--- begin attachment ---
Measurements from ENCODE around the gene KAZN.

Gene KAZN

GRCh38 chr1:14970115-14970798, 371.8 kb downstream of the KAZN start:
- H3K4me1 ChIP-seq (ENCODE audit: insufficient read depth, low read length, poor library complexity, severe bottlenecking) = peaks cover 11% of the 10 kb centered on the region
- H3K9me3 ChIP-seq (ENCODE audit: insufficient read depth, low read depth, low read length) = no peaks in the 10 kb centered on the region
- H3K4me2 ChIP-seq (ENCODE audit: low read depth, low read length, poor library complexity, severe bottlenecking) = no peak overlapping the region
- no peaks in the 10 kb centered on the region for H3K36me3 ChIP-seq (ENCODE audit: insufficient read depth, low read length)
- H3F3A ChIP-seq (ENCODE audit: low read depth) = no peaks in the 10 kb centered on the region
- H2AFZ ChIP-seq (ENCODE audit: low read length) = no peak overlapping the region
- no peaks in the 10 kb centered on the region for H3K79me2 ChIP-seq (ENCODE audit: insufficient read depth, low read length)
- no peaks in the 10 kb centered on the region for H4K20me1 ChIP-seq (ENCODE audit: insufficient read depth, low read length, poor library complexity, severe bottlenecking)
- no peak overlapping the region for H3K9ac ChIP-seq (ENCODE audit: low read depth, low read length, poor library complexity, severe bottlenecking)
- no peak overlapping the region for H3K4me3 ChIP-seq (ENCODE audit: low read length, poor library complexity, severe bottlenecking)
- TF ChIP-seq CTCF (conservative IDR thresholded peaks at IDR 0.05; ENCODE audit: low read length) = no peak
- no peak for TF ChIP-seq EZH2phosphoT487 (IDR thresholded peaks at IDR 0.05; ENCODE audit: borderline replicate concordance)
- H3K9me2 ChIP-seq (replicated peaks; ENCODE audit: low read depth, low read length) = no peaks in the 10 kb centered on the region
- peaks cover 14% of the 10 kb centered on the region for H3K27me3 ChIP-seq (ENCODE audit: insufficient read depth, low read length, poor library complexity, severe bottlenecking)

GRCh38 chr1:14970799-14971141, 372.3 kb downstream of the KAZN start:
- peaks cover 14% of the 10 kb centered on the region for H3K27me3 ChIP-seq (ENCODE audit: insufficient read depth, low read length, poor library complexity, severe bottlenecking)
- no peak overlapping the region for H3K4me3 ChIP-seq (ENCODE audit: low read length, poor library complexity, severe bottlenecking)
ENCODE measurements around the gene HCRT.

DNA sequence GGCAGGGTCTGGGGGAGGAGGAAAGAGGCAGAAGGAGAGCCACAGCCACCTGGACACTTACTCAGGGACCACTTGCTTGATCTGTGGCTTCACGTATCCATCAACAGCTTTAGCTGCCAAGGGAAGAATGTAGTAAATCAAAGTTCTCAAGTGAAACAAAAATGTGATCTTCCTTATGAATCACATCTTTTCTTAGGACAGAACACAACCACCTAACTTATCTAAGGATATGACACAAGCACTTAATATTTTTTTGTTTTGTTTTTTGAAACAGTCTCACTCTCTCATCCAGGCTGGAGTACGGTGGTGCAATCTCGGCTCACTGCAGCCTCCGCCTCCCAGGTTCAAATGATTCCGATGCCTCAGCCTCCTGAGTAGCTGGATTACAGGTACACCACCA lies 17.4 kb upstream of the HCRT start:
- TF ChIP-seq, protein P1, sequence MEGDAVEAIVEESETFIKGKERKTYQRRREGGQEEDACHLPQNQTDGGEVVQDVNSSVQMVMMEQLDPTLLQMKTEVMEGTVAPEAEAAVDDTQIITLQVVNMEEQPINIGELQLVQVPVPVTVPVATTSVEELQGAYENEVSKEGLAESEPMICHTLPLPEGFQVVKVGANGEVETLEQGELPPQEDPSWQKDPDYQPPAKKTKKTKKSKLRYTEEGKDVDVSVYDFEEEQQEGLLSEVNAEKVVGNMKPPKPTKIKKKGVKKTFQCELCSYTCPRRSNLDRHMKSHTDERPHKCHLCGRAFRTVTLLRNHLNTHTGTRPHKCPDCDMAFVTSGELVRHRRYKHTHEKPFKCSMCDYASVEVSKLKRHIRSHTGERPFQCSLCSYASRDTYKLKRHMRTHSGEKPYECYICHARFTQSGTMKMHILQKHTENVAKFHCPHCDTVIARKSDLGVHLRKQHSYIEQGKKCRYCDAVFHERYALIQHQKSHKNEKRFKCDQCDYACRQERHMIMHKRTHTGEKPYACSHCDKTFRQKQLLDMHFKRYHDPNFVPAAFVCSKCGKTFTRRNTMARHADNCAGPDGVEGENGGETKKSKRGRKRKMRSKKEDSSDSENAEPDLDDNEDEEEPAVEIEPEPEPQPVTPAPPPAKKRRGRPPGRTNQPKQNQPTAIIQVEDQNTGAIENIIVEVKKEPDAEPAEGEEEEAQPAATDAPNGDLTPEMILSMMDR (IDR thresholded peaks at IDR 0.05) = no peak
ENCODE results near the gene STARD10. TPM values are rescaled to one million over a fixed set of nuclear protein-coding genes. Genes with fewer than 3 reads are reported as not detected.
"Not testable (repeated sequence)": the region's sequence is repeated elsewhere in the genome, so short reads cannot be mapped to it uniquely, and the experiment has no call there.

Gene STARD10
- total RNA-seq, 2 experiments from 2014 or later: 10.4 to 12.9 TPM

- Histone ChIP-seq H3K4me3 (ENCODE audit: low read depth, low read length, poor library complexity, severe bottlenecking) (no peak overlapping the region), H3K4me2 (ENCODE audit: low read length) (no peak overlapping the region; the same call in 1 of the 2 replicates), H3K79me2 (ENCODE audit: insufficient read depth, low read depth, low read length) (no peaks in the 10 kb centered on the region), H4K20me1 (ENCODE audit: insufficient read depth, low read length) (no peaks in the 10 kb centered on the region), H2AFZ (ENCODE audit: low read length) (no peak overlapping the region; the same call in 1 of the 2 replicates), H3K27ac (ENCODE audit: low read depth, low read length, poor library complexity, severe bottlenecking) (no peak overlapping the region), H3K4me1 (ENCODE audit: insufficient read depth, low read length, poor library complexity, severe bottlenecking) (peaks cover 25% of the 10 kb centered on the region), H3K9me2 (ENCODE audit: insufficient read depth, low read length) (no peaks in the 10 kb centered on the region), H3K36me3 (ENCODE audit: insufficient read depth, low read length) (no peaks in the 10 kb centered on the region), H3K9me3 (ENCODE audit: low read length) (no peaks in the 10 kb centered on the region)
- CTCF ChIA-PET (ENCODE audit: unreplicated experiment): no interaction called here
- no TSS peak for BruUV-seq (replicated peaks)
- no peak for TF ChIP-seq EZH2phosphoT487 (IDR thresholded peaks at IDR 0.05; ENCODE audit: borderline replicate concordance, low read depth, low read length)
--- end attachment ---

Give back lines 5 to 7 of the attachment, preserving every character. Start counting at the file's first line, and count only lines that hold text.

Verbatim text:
- H3K9me3 ChIP-seq (ENCODE audit: insufficient read depth, low read depth, low read length) = no peaks in the 10 kb centered on the region
- H3K4me2 ChIP-seq (ENCODE audit: low read depth, low read length, poor library complexity, severe bottlenecking) = no peak overlapping the region
- no peaks in the 10 kb centered on the region for H3K36me3 ChIP-seq (ENCODE audit: insufficient read depth, low read length)